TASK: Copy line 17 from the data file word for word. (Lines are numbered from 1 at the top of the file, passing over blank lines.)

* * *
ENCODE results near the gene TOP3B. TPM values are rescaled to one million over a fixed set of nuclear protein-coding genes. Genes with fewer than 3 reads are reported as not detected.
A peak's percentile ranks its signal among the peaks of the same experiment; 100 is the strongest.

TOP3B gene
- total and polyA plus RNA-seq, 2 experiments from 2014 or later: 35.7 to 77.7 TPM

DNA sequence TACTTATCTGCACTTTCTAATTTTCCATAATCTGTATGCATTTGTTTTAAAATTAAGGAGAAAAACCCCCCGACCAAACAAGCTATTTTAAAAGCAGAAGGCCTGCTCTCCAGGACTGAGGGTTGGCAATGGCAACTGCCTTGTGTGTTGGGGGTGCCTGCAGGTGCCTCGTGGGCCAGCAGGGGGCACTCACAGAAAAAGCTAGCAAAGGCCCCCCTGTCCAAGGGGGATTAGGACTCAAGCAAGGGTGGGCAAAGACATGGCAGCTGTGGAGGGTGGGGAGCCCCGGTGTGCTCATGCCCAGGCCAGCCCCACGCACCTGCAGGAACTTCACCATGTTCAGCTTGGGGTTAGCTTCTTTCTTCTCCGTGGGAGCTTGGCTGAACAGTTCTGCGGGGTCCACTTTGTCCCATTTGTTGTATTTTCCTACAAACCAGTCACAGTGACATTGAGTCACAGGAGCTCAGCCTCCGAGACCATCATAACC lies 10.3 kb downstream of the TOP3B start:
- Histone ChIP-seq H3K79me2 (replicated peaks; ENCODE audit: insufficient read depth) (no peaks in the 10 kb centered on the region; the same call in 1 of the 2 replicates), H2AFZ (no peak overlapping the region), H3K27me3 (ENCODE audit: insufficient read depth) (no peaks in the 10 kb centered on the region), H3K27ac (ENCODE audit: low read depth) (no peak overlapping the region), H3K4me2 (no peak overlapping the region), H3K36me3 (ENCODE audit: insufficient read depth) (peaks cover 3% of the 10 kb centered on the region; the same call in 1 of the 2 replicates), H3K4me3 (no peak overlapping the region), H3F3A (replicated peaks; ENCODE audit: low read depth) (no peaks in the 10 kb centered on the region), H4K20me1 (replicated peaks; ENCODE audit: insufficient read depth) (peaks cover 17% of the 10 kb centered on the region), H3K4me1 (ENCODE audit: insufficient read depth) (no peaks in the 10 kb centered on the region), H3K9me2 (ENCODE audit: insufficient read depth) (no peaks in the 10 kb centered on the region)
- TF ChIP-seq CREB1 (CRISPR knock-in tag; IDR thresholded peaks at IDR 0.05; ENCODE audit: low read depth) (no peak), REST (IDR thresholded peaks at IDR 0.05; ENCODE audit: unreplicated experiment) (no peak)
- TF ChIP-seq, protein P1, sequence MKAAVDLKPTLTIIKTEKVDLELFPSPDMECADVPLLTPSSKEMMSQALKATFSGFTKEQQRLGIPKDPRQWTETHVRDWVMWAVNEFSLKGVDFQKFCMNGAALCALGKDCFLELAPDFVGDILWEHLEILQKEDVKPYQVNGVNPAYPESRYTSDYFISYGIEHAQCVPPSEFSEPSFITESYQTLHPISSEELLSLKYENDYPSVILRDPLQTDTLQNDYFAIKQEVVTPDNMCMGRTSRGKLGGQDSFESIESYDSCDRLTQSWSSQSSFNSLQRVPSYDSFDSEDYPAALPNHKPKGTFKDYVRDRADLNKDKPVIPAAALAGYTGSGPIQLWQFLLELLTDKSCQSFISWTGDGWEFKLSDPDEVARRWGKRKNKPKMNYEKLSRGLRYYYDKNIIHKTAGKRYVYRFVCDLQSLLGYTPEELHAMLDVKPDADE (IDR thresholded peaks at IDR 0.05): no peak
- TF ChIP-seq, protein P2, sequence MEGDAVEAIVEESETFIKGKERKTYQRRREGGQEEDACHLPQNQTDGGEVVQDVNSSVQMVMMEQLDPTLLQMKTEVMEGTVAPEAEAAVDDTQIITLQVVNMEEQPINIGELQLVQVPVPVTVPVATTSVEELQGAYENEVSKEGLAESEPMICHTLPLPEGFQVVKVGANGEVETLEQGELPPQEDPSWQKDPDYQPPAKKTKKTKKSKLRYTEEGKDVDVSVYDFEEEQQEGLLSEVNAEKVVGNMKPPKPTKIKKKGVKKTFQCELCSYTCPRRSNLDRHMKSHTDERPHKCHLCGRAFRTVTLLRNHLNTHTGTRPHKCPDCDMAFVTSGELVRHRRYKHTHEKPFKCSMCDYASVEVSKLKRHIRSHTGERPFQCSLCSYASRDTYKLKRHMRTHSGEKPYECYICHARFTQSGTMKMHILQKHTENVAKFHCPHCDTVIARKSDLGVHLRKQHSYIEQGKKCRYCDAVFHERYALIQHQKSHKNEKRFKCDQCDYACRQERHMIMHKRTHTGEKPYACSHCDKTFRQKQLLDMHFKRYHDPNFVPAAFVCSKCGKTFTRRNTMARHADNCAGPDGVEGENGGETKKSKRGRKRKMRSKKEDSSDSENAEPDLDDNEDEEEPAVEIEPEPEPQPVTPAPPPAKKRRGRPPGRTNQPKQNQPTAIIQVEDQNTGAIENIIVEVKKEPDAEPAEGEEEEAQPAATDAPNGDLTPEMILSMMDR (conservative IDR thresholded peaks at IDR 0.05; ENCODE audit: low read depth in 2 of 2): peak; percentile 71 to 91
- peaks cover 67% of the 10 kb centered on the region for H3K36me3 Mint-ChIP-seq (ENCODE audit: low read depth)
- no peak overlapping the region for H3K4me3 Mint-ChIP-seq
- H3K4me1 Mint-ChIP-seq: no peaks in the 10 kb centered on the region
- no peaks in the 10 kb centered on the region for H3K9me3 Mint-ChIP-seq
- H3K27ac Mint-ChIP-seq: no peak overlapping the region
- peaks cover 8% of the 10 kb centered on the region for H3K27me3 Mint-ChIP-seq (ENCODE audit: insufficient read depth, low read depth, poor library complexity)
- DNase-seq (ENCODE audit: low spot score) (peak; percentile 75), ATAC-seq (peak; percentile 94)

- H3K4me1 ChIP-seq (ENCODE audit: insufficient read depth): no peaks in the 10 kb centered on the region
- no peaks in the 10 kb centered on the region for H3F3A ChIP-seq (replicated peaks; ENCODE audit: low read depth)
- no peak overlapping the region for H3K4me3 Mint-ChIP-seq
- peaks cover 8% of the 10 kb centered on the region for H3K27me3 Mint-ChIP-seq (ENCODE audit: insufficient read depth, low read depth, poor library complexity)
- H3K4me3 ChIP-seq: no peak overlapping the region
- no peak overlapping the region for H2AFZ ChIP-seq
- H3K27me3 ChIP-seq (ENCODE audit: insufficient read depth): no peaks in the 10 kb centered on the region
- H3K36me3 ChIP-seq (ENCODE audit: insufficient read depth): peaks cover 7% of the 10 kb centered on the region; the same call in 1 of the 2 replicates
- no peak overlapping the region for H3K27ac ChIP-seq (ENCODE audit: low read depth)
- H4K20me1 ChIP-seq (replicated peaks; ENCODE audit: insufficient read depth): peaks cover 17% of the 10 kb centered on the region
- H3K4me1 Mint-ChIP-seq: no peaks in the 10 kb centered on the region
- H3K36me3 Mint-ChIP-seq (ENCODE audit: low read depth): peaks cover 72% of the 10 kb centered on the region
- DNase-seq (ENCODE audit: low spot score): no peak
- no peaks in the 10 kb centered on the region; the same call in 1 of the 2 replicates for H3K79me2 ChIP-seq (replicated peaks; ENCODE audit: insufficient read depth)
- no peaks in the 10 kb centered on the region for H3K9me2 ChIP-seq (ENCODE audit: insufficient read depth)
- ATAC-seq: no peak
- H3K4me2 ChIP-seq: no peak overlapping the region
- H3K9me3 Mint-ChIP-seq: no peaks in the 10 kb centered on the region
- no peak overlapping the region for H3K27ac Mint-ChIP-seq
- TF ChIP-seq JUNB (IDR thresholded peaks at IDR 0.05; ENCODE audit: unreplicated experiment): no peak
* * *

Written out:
- H3K4me1 ChIP-seq (ENCODE audit: insufficient read depth): no peaks in the 10 kb centered on the region